Minneapolis, Minn., April 10, 2019 — Dr. Sharon Pierce, president of Minneapolis College, joined more than 30 business and community college leaders from 12 states in Washington D.C. last week to speak with members of Congress and their staff, urging them to modernize the nation’s higher education system by:
- Making Pell grants available to high-quality, short-term training programs that prepare workers for in-demand jobs.
- Making transparent data available so the public can see which education and training programs are preparing prospective employees to meet the needs of their industry.
- Investing in partnerships between businesses and community colleges to provide high-quality training for workers.
- Helping workers complete their training programs by offering child care, career counseling, and transportation assistance.
“These solutions can deliver real results for community colleges and local businesses by expanding economic opportunities for our students,” said Pierce.
The discussions highlighted the ways businesses and educators have partnered to address the skills gap in the community and how a modernized Higher Education Act can help continue this work. The business and community leaders urged congressional members to support the JOBS Act to create greater access to skills education and training for students and job-seekers to fulfill demand for the region’s jobs.
Orlando Flores, president of the Minneapolis College Foundation Board, accompanied Pierce. “I am proud to have represented the area’s workforce needs in this important discussion,” said Flores. Nearly two-thirds (62 percent) of small and mid-sized business leaders say it’s difficult to find and hire skilled workers, according to the Business Leaders United for Workforce Partnerships (BLU). Community and technical colleges play a critical role in ensuring workers and employers have the skills to succeed on the job and in their career. Flores continued, “The success of our community college and local employers relies on support at the federal level.” Federal education policies need restructuring to support partnerships between businesses and community colleges so they can help those who want and need additional training to take the next step in their careers.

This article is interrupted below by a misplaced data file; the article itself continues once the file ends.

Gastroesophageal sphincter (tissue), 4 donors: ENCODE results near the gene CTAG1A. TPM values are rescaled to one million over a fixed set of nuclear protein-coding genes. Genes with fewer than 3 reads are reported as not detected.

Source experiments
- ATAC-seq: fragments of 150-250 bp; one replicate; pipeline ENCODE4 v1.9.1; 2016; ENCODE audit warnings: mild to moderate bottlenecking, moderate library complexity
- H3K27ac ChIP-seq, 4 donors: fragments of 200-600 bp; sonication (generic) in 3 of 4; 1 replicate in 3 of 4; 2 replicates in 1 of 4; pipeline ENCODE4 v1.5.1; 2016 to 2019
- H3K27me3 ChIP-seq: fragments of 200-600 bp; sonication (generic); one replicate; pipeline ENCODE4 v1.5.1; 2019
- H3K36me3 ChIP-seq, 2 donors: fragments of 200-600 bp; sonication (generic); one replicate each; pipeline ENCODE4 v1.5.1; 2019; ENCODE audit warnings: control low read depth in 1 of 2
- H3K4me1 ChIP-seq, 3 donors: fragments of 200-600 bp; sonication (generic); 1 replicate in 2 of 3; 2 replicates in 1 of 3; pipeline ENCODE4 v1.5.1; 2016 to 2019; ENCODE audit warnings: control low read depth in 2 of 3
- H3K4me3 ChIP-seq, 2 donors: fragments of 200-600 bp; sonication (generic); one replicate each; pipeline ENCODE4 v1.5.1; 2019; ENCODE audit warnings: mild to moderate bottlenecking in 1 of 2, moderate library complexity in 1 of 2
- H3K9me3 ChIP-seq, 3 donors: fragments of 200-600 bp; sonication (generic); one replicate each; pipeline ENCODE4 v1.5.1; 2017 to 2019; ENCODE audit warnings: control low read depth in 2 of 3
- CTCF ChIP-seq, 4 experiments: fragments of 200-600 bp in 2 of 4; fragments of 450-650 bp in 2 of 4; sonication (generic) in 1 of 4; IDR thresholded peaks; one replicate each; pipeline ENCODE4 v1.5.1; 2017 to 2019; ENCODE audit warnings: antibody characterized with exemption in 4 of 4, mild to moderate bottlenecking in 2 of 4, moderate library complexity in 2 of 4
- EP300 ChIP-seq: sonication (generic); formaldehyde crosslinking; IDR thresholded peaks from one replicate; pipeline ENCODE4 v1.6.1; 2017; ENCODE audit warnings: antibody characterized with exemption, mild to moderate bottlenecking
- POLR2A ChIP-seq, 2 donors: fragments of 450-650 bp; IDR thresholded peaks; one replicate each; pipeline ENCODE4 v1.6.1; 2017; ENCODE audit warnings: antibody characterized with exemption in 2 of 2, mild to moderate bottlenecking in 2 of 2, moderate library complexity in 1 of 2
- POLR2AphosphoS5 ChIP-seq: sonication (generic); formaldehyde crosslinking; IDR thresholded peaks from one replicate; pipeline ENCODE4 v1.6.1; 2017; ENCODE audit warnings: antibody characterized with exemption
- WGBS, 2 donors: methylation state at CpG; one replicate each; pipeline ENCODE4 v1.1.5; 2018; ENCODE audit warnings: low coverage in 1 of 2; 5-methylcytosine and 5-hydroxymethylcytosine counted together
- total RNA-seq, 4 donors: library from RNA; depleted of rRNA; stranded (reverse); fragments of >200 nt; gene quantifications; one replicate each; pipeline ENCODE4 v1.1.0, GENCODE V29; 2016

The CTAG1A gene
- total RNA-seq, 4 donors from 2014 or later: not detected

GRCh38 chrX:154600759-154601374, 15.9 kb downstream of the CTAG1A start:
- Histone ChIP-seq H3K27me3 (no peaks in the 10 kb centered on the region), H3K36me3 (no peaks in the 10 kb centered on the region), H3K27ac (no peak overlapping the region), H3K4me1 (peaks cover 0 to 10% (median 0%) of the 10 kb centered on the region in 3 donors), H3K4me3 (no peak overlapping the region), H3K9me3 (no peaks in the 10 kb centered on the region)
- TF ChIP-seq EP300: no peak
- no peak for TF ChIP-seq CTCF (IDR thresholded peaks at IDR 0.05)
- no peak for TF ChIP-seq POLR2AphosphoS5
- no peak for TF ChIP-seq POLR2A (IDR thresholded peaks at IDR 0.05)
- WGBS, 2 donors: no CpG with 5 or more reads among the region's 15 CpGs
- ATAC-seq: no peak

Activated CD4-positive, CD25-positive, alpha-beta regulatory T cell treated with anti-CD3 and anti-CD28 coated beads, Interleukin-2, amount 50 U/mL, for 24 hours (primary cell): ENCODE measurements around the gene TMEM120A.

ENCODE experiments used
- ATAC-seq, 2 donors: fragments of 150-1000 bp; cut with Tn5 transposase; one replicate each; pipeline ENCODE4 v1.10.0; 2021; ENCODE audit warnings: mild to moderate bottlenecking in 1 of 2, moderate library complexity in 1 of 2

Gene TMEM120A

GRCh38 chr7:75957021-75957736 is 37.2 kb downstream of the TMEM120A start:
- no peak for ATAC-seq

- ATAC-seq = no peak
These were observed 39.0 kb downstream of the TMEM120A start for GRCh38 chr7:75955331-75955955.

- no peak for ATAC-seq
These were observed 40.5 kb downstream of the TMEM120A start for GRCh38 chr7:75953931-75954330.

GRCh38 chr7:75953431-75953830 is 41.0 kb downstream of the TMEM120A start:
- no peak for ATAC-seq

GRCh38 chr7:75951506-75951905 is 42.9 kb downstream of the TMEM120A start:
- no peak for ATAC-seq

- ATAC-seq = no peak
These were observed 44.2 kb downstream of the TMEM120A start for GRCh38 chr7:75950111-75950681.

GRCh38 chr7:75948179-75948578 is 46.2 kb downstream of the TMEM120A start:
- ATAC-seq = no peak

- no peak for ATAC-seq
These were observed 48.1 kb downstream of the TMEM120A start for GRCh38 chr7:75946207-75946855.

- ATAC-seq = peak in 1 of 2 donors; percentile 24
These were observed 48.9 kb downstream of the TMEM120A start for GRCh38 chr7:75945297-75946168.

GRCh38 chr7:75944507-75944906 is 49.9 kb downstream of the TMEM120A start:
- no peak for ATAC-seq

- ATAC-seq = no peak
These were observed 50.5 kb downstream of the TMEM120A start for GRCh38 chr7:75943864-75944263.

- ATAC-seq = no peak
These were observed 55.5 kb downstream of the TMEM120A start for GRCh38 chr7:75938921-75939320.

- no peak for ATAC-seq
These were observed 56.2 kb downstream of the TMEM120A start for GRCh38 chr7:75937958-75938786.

“Like many other colleges, we are already working closely with local businesses to offer training programs that give people the in-demand skills they need to get hired in high-demand positions,” Pierce continued, “We need our lawmakers in Washington to also work together to ensure federal policies are structured to support our institutions and the businesses we serve.”
Minneapolis Community and Technical College is a member of the Minnesota State Colleges & Universities system and offers students more than 100 liberal arts, career and technical programs designed to prepare them for good jobs in high-demand professions or to transfer to a four‐year college or university. Located in the heart of downtown Minneapolis, more than 10,000 students enroll annually in credit and non-credit programs. The College’s Foundation provides scholarships and emergency assistance awards to highly motivated, low-income students. Without this support, most of these students would be unable to pursue their academic dreams. For additional information, please visit Minneapolis.edu.